Model & Strategy

The Detroit Justice Center (DJC) works alongside communities to create economic opportunities, transform the justice system, and promote equitable and just cities. DJC recognizes that we cannot build cities that work for everyone without remedying the impacts of mass incarceration. DJC uses a three-pronged community lawyering approach—combining “defense, offense, and dreaming”—to serve individual clients, build economic power, and catalyze systemic solutions.

DJC’s Legal Services attorneys help clients remain out of prison, hold onto jobs and stable housing, and keep their families intact. DJC’s Economic Equity attorneys provide legal support for community land trusts, housing and worker cooperatives, community benefits agreements, and enterprises led by returning citizens. DJC’s Just Cities Lab promotes restorative justice, divestment from jails and prisons, and reinvestment in community safety and well-being. The Lab is piloting Just City solutions that will ripple far beyond Detroit.

Detroit Justice Center logo
At a Glance
Founded: 2018
Founder & Executive Director: Amanda Alexander
Social Justice
Location of work: Domestic
Detroit Justice Center
Detroit, MI
Working alongside communities to create economic opportunities, transform the justice system, and promote equitable and just cities.
Amanda Alexander headshot
Meet Amanda Alexander

Amanda Alexander, founding Executive Director of the Detroit Justice Center, is a racial justice lawyer who works alongside community-based movements to end mass incarceration and build thriving and inclusive cities. Originally from Michigan, Amanda has worked at the intersection of racial justice and community development in Detroit, New York, and South Africa for more than 15 years. As a 2013-2015 Soros Justice Fellow, Amanda launched the Prison & Family Justice Project at University of Michigan Law School to provide legal representation to incarcerated parents and advocate for families divided by the prison and foster care systems.

Amanda is a Senior Research Scholar at University of Michigan Law School and a 2015-2018 member of the Michigan Society of Fellows. She facilitated the Inside-Out Theory Group at Macomb Prison near Detroit for many years and drove a successful effort to establish an Inside-Out Prison Exchange program at UM-Ann Arbor and local prisons. Amanda regularly provides assistance and training to community organizations, advocates, and government agencies working to promote successful re-entry, alternatives to incarceration, and economic equity. She is an adviser to the National Resource Center on Children and Families of the Incarcerated, has served on the national steering committee of Law for Black Lives, and is a board member of the Center for Constitutional Rights and the James and Grace Lee Boggs Center to Nurture Community Leadership.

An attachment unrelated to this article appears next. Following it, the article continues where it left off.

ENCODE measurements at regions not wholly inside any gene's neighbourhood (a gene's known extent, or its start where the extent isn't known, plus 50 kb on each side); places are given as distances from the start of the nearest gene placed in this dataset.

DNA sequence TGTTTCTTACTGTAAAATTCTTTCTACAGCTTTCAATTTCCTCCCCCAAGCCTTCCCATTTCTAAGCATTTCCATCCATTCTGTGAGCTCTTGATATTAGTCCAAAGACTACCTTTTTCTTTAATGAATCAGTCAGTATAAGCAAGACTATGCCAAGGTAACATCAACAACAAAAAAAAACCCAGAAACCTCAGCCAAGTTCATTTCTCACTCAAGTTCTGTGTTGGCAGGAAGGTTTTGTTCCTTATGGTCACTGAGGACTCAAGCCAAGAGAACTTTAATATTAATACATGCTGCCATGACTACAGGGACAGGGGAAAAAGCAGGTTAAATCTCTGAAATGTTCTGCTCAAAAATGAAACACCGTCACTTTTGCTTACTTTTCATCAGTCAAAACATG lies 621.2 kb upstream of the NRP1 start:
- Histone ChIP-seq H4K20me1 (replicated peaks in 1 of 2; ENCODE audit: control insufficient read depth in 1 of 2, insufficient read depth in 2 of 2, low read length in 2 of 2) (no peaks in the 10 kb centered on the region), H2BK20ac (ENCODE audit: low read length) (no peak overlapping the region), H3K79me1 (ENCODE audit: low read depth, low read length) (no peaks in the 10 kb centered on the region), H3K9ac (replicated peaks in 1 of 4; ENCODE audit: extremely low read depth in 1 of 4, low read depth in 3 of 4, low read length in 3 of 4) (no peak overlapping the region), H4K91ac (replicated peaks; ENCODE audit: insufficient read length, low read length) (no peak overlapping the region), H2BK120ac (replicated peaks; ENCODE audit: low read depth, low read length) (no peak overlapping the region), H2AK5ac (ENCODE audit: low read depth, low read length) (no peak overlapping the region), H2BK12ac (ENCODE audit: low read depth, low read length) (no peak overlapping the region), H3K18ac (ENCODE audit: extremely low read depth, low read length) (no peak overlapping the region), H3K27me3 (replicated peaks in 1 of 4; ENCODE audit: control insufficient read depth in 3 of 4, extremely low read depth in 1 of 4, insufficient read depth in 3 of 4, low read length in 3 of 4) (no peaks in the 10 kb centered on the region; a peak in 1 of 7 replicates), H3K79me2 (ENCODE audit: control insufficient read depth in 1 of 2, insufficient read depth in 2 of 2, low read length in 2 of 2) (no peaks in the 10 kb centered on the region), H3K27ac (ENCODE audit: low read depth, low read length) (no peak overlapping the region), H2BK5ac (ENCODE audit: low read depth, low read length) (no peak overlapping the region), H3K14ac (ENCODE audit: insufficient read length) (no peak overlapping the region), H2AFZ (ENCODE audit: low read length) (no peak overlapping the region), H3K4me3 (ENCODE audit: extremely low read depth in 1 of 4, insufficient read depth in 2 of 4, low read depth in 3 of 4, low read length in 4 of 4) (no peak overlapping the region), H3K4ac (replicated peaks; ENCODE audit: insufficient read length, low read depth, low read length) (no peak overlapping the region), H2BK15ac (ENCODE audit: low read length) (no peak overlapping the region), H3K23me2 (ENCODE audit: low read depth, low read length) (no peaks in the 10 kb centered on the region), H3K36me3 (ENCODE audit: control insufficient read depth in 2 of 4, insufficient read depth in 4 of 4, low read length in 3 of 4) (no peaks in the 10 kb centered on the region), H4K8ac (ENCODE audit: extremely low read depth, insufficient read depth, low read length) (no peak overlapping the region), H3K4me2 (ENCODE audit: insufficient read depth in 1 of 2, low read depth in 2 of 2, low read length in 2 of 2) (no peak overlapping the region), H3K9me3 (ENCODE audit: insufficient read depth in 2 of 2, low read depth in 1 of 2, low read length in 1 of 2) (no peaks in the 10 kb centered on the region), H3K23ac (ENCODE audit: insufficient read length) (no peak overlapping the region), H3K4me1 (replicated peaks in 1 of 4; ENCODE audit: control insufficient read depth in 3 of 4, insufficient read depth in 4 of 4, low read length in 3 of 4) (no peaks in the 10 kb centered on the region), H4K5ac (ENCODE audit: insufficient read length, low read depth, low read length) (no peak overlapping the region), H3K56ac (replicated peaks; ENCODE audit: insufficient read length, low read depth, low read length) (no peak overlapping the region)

Amanda holds a JD from Yale Law School and a Ph.D. in international history from Columbia University. Previously she has worked with the Detroit Center for Family Advocacy, the Bronx Defenders, the UN Special Rapporteur on the Right to Housing in Sao Paulo, Brazil, and the Centre for Civil Society in Durban, South Africa. As an Ella Baker Fellow at the Center for Constitutional Rights, she assisted with litigation challenging stop-and-frisk policing. As a Fulbright-Hays Scholar, Amanda conducted research on land, housing, and inclusive cities in South Africa. Her advocacy and research have won the support of an Echoing Green Fellowship, Social Science Research Council Fellowship, Ford Foundation Doctoral Fellowship, and other fellowships and grants. Her writing has been published in The Globe & MailMichigan Journal of Race & LawHarvard Journal of African-American Public PolicyMichigan Child Welfare Law JournalJournal of Asian and African StudiesReview of African Political Economy, and other publications.


In less than two years, DJC has built a strong team of 22 staff and 5 Executive Board members, served over 750 clients, launched Michigan’s first large-scale bail fund in partnership with the Bail Project (bailing out over 400 people), and sparked national interest in the solutions it is developing.

DJC has several other projects underway to redesign what the criminal justice system looks like and what the legal profession can do to transform it.